Asset Pools : Banking
- Extend risk-based governance: A number of regulators have introduced requirements for banks to take environmental and social factors into account risk management and due diligence. A second stage would be to develop sustainability stress tests.
- Improve access to sustainable lending: A range of instruments can be deployed, including priority lending requirements, below-market rate finance via interest-rate subsidies and central bank refinancing operations and variations in capital requirements for certain classes of lending.
- Align banking culture and structure: This cluster takes policy making beyond adjustments to risks and returns to look at underlying skills, values and market composition the sector.
This paper provides an outline of South Africa’s financial sector, the environmental and social issues it faces, the response of government and financial regulators and the extent to which has resulted in measurable sustainable investment flows. In South Africa environmental, social and governance (ESG) considerations appear on the agenda of strategic discussions and are part of the
Climate change creates two types of potential risks for financial institutions: Physical changes – both through gradual change and extreme weather events which are likely to alter the supply and demand dynamic of many industries and lead to physical damages to assets. The transition to a low carbon economy will alter the financial viability of a part of
This paper takes stock of G20 experience with green banking, focusing on market practice. It assesses the evolving green banking agenda, focusing on mainstreaming and mobilization, drivers of progress, and key barriers. It concludes with a set of options for consideration by the G20. This input paper has been prepared by the authors as a
As a contribution to the UNEP Inquiry the Brazilian Bankers Federation FEBRABAN established a partnership with the Center for Sustainability Studies at Getulio Vargas Foundation (GVCes) to develop three studies on the practice and potential for green finance in Brazil. The first looks at the legislation, regulation, and public policies aimed at socio-environmental themes related to the financial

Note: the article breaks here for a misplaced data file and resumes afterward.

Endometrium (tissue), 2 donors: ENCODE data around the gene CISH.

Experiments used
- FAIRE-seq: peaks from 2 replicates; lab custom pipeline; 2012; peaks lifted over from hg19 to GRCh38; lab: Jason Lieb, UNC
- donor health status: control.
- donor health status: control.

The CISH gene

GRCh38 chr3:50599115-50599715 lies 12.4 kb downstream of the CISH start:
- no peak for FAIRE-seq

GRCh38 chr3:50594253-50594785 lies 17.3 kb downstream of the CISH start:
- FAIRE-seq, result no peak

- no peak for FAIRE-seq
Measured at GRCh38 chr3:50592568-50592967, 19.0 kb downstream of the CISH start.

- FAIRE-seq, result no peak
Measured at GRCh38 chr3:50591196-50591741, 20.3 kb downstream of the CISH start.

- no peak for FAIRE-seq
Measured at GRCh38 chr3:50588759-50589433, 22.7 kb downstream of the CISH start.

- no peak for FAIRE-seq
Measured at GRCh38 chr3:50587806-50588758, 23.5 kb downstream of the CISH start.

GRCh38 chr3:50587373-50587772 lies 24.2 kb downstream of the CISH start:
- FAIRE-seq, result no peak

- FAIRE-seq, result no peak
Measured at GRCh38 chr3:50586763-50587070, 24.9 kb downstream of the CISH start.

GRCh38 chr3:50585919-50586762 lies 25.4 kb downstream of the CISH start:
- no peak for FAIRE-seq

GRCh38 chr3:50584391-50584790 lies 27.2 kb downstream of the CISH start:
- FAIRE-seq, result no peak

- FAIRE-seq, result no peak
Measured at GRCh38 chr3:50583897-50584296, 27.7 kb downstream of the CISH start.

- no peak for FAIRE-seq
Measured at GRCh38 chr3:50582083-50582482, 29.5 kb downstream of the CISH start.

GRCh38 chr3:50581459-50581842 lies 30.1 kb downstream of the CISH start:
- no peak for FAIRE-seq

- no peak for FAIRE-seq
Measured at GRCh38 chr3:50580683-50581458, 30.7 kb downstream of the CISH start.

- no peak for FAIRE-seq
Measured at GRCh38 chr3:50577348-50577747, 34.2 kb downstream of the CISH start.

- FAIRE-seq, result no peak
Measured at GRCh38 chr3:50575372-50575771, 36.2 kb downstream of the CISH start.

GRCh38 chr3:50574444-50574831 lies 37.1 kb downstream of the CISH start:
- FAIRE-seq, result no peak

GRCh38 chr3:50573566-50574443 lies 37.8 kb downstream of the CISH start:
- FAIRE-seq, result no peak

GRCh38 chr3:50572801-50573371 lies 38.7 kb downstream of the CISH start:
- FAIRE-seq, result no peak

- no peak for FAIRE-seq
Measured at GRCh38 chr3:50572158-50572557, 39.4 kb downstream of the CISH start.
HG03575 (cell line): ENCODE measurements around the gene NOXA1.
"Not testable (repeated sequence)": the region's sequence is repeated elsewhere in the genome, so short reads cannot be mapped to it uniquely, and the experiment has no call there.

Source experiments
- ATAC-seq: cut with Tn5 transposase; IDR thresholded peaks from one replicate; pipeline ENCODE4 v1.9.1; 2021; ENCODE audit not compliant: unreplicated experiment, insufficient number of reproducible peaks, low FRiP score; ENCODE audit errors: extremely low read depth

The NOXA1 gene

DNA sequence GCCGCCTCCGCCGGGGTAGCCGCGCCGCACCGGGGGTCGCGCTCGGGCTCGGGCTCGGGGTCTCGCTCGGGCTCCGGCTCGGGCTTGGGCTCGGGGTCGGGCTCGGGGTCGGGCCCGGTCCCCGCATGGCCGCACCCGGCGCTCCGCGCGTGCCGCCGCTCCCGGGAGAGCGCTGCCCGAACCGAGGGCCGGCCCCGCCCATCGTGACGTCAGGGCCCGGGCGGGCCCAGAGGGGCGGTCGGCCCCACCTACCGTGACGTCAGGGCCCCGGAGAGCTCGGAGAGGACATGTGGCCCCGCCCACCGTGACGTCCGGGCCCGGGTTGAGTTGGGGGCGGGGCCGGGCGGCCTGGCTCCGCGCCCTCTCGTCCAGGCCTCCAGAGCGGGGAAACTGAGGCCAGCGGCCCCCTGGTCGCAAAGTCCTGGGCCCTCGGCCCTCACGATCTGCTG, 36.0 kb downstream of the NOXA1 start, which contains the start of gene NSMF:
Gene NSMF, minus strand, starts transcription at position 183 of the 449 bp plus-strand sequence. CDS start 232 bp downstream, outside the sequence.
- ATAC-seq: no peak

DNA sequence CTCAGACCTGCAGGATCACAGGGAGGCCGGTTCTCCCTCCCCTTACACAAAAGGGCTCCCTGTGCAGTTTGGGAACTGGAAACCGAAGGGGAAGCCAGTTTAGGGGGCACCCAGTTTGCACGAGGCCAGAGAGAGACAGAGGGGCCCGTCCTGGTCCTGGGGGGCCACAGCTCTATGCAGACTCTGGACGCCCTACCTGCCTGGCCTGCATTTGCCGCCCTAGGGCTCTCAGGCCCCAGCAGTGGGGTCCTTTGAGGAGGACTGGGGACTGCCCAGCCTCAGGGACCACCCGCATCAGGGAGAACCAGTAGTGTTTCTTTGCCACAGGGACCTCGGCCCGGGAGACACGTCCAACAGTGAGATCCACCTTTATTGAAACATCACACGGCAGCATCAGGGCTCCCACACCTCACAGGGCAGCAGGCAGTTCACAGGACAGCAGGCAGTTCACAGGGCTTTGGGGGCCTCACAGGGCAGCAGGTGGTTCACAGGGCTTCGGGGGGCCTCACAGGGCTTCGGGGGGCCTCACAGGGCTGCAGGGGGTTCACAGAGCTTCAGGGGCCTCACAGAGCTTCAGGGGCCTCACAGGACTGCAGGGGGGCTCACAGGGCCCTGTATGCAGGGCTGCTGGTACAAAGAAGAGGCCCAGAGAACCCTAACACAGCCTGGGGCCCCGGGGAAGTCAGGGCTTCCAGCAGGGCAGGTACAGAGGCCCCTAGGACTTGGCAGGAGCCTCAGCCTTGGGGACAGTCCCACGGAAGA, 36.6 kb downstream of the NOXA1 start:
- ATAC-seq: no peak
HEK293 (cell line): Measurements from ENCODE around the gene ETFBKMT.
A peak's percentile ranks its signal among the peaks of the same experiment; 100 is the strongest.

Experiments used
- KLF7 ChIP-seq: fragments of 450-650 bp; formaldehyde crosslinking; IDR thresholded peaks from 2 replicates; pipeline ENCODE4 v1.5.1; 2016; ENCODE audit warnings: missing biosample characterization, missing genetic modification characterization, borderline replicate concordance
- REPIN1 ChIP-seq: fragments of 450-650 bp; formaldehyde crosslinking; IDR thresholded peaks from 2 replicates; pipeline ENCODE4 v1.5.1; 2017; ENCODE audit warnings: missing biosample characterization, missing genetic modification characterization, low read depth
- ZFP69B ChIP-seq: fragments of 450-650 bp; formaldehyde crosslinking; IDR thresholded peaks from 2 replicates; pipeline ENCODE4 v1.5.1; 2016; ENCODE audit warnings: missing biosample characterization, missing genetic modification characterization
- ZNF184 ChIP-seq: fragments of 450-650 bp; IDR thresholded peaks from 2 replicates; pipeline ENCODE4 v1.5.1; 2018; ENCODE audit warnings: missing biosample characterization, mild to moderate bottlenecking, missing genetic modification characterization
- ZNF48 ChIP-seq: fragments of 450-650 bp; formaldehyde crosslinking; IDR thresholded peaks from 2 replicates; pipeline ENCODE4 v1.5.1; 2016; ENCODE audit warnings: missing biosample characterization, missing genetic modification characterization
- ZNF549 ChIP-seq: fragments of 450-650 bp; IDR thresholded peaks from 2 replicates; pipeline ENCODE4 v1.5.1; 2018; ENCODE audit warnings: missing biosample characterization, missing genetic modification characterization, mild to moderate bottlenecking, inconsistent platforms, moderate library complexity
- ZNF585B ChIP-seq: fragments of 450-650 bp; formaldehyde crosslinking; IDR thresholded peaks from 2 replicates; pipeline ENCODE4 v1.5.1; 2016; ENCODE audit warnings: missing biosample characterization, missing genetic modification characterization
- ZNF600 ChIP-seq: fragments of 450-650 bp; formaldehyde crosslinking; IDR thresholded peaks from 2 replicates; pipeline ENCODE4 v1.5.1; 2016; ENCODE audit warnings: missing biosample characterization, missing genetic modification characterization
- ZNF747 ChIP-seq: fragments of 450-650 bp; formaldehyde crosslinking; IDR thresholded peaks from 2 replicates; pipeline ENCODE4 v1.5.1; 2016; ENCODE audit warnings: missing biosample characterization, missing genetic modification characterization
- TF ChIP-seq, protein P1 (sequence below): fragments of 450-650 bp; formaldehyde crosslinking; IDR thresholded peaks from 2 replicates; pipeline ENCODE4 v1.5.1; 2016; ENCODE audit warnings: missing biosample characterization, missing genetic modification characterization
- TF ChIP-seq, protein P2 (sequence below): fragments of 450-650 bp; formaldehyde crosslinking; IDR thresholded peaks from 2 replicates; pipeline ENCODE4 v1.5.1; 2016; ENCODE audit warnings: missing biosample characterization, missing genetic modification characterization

The paper examines the role of central banks in ‘greening’ financial systems. Given the enormous investments needed to bring about a green transformation, the financial sector will have to play a central role in allocating resources towards a sustainable and green economy – and stop financing activities that harm the environment. Against this backdrop, the
The US financial system is undoubtedly among the largest, most innovative and most sophisticated in the world. It is also clear that this is both a benefit and an impediment to non-governmental investment in sustainability and inclusiveness. To date, the actual investment in infrastructure and sustainability does not meet current needs, especially those related to maintaining
Values based banking is a diverse movement drawing in community banks, ethical, green and socially oriented banks and including cooperatives, credit unions, privately owned banks, B Corporations and public companies that is purposively oriented towards the development of a sustainable economy. The paper identifies four values that need to be at the heart of a
In this paper Andrew Sheng argues that central banks, when purchasing financial assets, should consider selecting assets that will promote sustainability, including climate change mitigation and adaptation. Social impact investing he argues is consistent with a central bank’s mandate to maintain price stability. They could incentivize bankers and asset managers to invest in, or lend to, climate mitigation activities and low-emission
This briefing summarises the discussions held during a roundtable for market and policy leaders in Washington, D.C. on 20 April 2017. The goal of the event was to explore pathways to scale and speed up green finance and to harness its benefits for long-term sustainable growth and competitiveness. The key messages are: Green finance made
The paper focuses on the role of banking diversity on access to finance for SMEs in the green economy. It demonstrates the relationship between the green economy and SMEs, and argues that access to finance is not just a function of broader macroeconomic factors but also the structure of the banking system. Specifically, it demonstrates